Australia’s $1 billion budget to fight red fire ants

In Australia, the local and federal government has increased the budget allocated to combat red fire ants to 1 billion dollars, aiming to end the ant infestation in Queensland state by 2032.

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Australia's $1 billion budget to fight red fire ants

Australia’s local and federal governments have announced that they will double the budget allocated to the fight against red fire ants on the grounds that they reduce the quality of life of citizens, ABC News reported.

Australian authorities have increased the budget to a total of 1 billion dollars with an additional investment of 500 million dollars.

The budget aims to eradicate the red fire ant infestation in Queensland state by 2032, officials said.

Stating that an average of 8.6 million people in the country are bitten by fire ants annually, the authorities pointed out that 43 to 174 thousand people need medical intervention due to allergic reactions after being bitten.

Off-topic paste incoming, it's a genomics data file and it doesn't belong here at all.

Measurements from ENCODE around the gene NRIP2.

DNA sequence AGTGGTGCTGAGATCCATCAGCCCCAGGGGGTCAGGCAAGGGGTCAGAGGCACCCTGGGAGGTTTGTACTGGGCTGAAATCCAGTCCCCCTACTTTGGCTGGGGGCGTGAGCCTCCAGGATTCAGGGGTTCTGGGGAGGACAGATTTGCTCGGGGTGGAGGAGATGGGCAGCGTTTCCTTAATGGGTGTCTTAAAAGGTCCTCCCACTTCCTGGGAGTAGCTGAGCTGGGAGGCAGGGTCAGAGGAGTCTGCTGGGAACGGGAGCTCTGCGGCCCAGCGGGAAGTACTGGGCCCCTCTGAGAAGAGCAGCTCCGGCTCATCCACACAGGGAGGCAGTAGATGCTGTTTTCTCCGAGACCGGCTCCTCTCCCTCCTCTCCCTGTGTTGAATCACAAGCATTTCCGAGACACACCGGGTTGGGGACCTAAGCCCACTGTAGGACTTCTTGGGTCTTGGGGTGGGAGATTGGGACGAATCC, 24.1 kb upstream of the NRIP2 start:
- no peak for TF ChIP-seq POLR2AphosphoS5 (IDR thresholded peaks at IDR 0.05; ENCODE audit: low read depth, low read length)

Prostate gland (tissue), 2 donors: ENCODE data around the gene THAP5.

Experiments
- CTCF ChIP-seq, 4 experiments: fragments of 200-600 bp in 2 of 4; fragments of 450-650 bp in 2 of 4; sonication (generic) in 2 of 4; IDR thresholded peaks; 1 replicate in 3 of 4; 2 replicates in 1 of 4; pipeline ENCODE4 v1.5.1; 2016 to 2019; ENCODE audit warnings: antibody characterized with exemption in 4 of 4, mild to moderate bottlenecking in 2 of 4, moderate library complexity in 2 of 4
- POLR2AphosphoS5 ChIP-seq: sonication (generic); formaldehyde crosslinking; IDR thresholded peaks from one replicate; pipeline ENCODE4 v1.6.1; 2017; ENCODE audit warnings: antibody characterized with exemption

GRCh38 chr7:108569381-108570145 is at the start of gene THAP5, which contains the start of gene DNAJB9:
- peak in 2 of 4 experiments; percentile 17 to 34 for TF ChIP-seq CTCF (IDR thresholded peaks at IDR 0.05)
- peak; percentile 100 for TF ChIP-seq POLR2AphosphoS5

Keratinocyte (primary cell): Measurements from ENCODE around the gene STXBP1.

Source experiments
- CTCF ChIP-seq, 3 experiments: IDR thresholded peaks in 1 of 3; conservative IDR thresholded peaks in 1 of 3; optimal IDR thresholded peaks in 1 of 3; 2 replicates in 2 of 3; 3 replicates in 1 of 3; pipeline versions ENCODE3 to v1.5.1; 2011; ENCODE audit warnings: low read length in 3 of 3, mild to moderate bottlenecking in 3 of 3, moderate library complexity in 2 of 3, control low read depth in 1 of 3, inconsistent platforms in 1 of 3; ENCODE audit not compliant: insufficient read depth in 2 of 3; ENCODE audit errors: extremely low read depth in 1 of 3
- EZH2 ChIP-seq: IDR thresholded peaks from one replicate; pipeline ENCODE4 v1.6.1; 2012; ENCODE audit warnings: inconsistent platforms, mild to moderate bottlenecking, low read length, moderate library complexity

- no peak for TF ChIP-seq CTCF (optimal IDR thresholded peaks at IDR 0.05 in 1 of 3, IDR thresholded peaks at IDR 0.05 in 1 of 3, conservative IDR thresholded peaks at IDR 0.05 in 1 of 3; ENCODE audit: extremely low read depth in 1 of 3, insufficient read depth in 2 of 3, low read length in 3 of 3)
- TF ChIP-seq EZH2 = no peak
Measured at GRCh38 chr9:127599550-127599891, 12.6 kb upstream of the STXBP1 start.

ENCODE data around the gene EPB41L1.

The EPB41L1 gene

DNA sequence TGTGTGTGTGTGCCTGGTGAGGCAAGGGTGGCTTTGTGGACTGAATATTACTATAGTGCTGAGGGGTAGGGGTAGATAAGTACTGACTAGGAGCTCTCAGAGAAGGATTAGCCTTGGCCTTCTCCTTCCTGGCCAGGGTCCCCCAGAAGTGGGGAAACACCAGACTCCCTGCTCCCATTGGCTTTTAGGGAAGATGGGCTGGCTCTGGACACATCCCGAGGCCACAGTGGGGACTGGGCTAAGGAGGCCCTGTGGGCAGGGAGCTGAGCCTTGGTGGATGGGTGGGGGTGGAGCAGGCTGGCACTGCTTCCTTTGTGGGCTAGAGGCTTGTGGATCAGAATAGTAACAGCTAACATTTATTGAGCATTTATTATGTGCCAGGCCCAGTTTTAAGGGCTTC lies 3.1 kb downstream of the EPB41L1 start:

Detected red fire ant nests are being poisoned

Ashley Bacon, manager of the National Fire Ant Eradication Program, reported that the ongoing program limits the annual spread of fire ants to 4 kilometers.

Bacon emphasized that the distance covered by the same species in a year can reach 48 kilometers in the US and 80 kilometers in China, and billions of dollars are spent in these countries to prevent invasion.

Within the scope of the program, red fire ant nests are poisoned to prevent the proliferation of the invasive species.

Researchers estimate that the red fire ants, native to the South African continent, entered the continent 23 years ago through the Port of Brisbane in the west of the country and spread across the region in the north of New South Wales and the south of Queensland.

The species, which measures between 2.4 and 6.0 millimeters in size, releases a pheromone when it bites, causing the entire herd to attack at the same time.

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